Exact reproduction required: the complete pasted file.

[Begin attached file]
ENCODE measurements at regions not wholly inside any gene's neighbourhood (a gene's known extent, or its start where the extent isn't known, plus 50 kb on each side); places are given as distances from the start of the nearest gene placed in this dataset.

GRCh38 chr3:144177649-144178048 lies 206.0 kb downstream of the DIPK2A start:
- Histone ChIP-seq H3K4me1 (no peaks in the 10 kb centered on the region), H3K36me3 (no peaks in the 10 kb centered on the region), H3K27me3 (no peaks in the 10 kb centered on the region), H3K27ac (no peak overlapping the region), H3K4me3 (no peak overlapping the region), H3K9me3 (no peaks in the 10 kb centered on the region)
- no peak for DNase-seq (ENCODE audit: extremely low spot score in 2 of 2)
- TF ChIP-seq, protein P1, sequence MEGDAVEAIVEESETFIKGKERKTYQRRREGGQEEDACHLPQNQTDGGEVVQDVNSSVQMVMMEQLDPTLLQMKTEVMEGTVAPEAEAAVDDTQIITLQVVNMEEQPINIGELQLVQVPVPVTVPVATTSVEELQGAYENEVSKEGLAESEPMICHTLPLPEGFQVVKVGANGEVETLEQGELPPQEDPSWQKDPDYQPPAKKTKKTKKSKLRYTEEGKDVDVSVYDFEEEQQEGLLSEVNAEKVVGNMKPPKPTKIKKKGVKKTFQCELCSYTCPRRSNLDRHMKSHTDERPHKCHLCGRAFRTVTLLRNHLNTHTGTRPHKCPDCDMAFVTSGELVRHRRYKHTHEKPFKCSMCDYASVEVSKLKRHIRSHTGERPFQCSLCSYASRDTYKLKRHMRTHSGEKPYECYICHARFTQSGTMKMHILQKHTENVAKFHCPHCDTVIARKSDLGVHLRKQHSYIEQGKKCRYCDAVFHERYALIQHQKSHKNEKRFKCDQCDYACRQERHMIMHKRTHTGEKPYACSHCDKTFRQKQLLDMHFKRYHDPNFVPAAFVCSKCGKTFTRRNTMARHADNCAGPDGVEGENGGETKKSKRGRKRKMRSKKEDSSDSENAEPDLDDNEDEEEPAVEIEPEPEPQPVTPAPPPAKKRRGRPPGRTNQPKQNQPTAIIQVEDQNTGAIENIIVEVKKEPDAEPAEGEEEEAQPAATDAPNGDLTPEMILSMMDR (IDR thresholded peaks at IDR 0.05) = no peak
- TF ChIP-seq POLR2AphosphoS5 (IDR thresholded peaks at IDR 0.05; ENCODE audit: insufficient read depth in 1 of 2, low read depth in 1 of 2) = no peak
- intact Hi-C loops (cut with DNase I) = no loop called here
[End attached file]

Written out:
ENCODE measurements at regions not wholly inside any gene's neighbourhood (a gene's known extent, or its start where the extent isn't known, plus 50 kb on each side); places are given as distances from the start of the nearest gene placed in this dataset.

GRCh38 chr3:144177649-144178048 lies 206.0 kb downstream of the DIPK2A start:
- Histone ChIP-seq H3K4me1 (no peaks in the 10 kb centered on the region), H3K36me3 (no peaks in the 10 kb centered on the region), H3K27me3 (no peaks in the 10 kb centered on the region), H3K27ac (no peak overlapping the region), H3K4me3 (no peak overlapping the region), H3K9me3 (no peaks in the 10 kb centered on the region)
- no peak for DNase-seq (ENCODE audit: extremely low spot score in 2 of 2)
- TF ChIP-seq, protein P1, sequence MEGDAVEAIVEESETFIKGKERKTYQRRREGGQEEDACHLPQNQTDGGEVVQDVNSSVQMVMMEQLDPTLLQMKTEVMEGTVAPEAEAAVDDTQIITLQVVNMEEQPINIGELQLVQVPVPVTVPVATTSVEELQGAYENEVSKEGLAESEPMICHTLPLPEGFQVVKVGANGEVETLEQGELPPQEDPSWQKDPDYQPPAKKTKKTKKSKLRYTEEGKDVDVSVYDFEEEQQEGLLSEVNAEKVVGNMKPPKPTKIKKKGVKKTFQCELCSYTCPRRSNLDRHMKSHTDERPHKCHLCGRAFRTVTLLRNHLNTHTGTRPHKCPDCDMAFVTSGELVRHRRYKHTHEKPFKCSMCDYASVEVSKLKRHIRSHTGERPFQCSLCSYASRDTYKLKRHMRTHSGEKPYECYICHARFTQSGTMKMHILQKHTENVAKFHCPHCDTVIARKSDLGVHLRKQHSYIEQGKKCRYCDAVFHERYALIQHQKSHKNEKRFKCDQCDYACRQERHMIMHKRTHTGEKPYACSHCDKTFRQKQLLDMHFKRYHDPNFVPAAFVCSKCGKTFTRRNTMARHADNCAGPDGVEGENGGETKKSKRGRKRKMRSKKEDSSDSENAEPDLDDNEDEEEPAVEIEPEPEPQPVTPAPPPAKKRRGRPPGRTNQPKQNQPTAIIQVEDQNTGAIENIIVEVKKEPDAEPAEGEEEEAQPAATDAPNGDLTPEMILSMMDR (IDR thresholded peaks at IDR 0.05) = no peak
- TF ChIP-seq POLR2AphosphoS5 (IDR thresholded peaks at IDR 0.05; ENCODE audit: insufficient read depth in 1 of 2, low read depth in 1 of 2) = no peak
- intact Hi-C loops (cut with DNase I) = no loop called here